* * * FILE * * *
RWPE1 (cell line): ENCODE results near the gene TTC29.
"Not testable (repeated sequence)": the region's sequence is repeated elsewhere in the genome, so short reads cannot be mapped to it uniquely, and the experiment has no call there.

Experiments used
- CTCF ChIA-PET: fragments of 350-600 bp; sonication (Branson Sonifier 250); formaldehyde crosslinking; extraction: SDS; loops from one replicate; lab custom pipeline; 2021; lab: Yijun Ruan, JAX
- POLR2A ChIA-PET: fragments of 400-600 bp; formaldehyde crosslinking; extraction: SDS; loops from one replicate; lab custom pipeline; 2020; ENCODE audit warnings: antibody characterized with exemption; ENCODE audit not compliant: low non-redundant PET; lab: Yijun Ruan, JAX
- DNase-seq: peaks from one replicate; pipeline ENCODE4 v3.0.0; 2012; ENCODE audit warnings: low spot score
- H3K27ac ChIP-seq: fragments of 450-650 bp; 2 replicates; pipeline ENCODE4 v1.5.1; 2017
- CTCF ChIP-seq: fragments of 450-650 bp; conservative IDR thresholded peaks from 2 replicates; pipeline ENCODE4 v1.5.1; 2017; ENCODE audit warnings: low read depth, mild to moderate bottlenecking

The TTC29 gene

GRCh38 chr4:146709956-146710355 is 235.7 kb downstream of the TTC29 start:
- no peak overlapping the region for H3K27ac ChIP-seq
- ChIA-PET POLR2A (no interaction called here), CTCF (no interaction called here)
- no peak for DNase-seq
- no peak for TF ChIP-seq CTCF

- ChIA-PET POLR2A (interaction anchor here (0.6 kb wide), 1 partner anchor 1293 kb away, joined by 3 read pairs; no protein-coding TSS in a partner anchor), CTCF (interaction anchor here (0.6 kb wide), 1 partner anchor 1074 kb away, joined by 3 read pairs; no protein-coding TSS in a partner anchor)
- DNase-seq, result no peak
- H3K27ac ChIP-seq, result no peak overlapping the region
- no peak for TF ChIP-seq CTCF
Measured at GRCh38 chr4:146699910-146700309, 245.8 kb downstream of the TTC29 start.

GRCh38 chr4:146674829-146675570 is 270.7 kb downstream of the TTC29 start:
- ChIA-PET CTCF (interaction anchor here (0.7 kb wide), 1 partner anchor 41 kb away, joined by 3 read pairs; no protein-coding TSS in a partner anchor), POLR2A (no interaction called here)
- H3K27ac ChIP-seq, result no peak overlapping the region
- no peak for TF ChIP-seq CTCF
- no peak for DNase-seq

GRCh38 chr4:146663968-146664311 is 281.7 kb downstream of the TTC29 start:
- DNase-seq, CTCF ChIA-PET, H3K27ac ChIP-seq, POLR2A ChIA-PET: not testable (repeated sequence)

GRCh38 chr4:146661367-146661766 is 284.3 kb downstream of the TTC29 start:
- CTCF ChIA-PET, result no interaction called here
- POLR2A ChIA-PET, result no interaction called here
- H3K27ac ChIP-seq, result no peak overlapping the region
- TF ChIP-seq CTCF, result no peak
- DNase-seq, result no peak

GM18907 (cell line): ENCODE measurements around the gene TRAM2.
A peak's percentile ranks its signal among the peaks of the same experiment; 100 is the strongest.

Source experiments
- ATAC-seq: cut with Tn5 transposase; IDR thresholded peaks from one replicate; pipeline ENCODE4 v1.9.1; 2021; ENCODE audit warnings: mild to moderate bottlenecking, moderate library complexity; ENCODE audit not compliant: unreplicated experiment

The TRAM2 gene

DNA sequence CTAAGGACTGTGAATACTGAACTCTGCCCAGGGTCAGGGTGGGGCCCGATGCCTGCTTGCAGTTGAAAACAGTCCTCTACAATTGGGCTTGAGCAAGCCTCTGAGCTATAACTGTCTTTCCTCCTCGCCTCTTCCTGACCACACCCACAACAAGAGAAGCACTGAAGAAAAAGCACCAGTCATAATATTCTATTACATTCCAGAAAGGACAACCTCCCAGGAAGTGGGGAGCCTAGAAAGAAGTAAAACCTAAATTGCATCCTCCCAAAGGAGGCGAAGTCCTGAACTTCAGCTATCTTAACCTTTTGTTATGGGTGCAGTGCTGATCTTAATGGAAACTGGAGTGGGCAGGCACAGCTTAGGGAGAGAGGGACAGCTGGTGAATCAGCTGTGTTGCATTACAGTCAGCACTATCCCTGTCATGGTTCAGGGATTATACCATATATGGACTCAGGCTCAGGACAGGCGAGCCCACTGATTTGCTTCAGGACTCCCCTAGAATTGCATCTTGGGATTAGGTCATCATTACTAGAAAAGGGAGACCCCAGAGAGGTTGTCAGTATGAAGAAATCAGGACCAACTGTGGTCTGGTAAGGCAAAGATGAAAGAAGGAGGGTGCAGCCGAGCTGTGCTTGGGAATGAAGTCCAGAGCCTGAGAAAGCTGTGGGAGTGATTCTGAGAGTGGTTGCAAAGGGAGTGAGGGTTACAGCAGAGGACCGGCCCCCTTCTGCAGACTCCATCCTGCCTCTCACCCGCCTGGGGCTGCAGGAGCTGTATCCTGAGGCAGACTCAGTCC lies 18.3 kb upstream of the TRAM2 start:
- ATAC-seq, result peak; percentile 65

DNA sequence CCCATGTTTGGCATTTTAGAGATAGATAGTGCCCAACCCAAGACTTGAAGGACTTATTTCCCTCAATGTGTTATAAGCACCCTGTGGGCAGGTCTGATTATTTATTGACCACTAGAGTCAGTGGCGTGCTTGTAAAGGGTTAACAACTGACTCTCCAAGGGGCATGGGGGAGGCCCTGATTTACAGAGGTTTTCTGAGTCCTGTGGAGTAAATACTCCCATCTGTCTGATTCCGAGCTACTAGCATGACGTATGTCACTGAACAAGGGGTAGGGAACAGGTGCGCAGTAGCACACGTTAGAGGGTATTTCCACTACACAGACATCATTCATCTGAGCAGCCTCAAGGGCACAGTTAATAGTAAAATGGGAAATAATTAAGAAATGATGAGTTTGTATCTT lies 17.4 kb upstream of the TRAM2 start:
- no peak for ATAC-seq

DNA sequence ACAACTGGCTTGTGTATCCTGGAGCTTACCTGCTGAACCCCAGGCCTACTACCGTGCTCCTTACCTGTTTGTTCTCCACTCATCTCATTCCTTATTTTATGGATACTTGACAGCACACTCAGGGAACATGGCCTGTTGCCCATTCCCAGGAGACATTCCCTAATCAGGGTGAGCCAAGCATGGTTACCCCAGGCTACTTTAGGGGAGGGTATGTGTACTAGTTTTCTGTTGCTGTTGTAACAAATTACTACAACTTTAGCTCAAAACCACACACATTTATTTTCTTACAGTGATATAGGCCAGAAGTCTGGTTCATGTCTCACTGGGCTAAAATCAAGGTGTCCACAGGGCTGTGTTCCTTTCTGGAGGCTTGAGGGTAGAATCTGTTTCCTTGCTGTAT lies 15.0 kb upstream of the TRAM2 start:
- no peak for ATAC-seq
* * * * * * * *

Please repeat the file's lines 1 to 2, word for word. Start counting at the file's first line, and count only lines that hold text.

RWPE1 (cell line): ENCODE results near the gene TTC29.
"Not testable (repeated sequence)": the region's sequence is repeated elsewhere in the genome, so short reads cannot be mapped to it uniquely, and the experiment has no call there.